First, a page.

Typical parmesan cheeses such as Parmigiano Reggiano and Grana Padano are authentic Italian cheeses
Believe me there’s nothing better than fresh authentic Parmigiano or Grana grated over your pasta.
I can’t stress this enough when it comes to grated cheese. The difference is so huge, and I will NEVER recommend you to use pregrated cheeses.
Pregrated is practical but it tastes much less at the same time, and it easily dry out soon too.
So, when it comes to grated cheese, a fresh wedge of Parmigiano is a must!
Typical parmesan cheese Parmigiano Reggiano
You might have already noticed all those dots covering the rind of the cheese. It’s the first thing you’ll see, and it’s the most easy way to recognize the authentic Parmiggiano Reggiano from other comon cheeses named only parmesan, and made almost everywhere.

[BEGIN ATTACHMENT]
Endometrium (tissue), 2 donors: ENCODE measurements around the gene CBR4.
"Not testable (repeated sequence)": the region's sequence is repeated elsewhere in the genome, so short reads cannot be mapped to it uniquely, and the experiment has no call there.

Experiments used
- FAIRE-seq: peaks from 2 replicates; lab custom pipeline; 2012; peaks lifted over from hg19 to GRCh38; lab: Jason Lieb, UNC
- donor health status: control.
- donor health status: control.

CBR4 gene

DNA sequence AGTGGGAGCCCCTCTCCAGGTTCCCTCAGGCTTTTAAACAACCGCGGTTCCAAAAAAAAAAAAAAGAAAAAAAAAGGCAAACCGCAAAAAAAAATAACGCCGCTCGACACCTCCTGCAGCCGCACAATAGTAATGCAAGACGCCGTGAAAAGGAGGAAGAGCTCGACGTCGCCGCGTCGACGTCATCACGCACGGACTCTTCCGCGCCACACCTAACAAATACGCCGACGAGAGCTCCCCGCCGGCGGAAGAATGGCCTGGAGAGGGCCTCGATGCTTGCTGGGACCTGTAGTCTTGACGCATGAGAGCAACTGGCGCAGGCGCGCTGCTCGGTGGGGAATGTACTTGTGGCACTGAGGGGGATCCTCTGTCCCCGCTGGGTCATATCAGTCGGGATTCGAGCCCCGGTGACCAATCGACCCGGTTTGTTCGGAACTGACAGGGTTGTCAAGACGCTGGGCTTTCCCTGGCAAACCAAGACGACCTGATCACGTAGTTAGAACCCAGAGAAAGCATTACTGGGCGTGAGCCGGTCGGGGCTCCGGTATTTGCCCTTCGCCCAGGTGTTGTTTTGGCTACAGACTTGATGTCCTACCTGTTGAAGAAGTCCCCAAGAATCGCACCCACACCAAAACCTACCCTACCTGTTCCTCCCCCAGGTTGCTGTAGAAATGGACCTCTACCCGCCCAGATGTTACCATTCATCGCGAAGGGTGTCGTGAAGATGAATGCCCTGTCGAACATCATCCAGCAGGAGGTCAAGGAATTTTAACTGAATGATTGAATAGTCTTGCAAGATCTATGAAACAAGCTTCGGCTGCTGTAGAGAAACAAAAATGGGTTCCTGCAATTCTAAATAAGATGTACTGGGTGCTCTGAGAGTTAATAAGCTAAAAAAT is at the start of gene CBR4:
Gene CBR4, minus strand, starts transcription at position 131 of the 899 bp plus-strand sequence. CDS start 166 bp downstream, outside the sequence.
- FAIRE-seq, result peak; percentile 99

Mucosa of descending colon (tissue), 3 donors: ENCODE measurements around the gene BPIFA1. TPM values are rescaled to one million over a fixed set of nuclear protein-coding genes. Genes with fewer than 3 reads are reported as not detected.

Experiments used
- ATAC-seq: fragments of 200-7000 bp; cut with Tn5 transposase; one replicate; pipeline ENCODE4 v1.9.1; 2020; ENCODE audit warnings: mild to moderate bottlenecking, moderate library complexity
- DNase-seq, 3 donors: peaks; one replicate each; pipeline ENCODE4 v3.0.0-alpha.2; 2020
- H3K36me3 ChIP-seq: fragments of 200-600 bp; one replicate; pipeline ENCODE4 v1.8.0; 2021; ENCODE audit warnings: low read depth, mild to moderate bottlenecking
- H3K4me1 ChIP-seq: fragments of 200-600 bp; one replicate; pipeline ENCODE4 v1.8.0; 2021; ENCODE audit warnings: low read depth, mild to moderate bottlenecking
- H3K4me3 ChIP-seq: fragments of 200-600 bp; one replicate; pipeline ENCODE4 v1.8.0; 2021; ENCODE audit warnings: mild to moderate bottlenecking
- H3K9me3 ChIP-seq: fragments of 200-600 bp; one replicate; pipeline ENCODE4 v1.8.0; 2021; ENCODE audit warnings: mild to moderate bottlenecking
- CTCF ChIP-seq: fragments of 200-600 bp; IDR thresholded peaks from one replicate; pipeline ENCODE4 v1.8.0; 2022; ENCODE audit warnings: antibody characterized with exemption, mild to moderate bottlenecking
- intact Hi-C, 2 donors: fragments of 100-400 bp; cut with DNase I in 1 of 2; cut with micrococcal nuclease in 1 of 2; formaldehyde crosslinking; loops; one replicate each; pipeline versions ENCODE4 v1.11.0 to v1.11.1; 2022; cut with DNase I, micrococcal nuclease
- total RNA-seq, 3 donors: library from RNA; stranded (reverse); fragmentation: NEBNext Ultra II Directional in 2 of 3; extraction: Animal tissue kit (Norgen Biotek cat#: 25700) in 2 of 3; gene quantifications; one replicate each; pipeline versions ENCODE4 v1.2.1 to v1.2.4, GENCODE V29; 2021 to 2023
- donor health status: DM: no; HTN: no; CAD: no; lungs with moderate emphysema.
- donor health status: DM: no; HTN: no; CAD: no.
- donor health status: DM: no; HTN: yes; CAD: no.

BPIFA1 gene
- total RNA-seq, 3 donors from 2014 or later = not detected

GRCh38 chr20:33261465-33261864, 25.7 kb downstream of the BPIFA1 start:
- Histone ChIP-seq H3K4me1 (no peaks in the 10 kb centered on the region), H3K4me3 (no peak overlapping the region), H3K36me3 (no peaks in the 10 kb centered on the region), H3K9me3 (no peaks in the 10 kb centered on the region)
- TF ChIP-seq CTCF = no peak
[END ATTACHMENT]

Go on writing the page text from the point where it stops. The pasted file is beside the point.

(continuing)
Parmesan is just a poor imitation of the Italian brand and can’t be certificated D.O.P., and it isn’t aged long as the authentic Parmigiano.
Yes, the king of cheese world is like a good wine, the more it’s aged the more it tastes.
So when you buy Parmigiano look for the Parmigiano Reggiano written dots over the rind to make sure what you are buying.
Parmigiano Reggiano is much more than a grateing cheese, this is the cheese that can be eaten by itself.
Just a little piece alone or with a slice of prosciutto, and you made a real healthy snack. Other combinations can be done with fruits such as apples and pears.
Grana Padano cheese
Grana Padano is very similar to Parmigiano they are both D.O.P. (Protected Area of Origin) northern Italian cow’s cheese, and equally popular in Italy.
However Grana Padano is considered more industrialized cheese than Parmigiano is, infact the price for Grana is cheaper.
But both cheeses are very good, just a slight difference in taste and color. So you may like one, your friend the other.
As a general rule you can use Grana for a recipe that call cheese as an ingredient, and Parmigiano to be eaten alone or grated over your pasta.